Voice Statement: ITC made the right call in reversing newsprint tariffs | The Cullman Tribune

Voice

Statement: ITC made the right call in reversing newsprint tariffs

AP: US commission finds no harm to paper mills from imported newsprint; ruling kills tariffs on Canadian imports

From the Alabama Press Association:

The International Trade Commission unanimously voted today to reverse the newsprint tariffs.  We will know about the commission’s reasoning when it issues a final report on Sept. 17.  The cash deposits will be refunded to newsprint manufacturers, but that will take several months.

Thank you to our Alabama congressional delegation, especially Sen. Doug Jones and Rep. Robert Aderholt who testified before the ITC on our behalf. Many thanks also to Rep. Bradly Byrne and Rep. Gary Palmer who signed onto the STOPP bill. Thank you to our member papers who participated in the fly-in to D.C., wrote editorials or simply reached out to their congressmen. It was truly an industry team effort!

By David Chavern, president & CEO, News Media Alliance

We applaud the International Trade Commission (ITC) for today reaching a final, unanimous negative determination that Canadian imports of uncoated groundwood paper, which includes newsprint used by newspapers, do not cause material harm to the U.S. paper industry.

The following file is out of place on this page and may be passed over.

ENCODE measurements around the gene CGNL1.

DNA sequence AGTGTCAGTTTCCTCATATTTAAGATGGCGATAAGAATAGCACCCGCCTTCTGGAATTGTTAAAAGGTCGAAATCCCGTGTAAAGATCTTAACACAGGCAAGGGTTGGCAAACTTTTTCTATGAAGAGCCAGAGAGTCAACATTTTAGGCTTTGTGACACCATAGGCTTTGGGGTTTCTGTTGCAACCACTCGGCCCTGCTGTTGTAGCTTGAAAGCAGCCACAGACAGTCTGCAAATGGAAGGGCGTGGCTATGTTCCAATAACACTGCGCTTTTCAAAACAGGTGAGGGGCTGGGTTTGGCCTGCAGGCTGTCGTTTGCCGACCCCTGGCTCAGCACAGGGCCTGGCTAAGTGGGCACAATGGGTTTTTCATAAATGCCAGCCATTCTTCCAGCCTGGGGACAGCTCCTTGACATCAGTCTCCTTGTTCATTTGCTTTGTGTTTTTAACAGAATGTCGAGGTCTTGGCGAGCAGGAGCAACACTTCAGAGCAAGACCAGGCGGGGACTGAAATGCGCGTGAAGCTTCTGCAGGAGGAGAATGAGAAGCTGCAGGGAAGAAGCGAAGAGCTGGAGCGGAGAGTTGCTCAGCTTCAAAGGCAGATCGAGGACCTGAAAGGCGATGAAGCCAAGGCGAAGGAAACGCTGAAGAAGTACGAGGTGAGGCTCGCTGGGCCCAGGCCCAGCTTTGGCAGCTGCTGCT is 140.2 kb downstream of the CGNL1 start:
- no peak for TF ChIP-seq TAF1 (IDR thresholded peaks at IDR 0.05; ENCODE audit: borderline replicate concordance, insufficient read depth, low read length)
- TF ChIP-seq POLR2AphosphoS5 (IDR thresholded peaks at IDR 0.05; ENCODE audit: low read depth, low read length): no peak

The Department of Commerce recently upheld the tariffs and, though they revised them to slightly lower levels (but still as high as 20 percent), the tariffs would have been unsustainable for newspapers, other printers and publishers and printers.

Fortunately, our voice was heard at the ITC hearing last month, and they made the right call today in reversing these harmful tariffs.

Over the last several months, while the Department of Commerce and the ITC conducted their investigations into the trade case (brought by one paper mill, NORPAC), we have emphasized that the decades-long shift of news and information from print to digital platforms – not imports from Canada – is the cause of the decline in demand for newsprint.

Local papers provide essential coverage of local governments and community news and events. In many communities, the local paper is the only source of community news. Unfortunately, the damage to newspapers from preliminary tariffs imposed by the Department of Commerce since January has already been done. The tariffs have disrupted the newsprint market, increasing newsprint costs by nearly 30 percent and forcing many newspapers to reduce their print distribution and cut staff.

We hope today’s reversal of these newsprint tariffs will restore stability to the market and that publishers will see a full and quick recovery. Our democracy depends on it.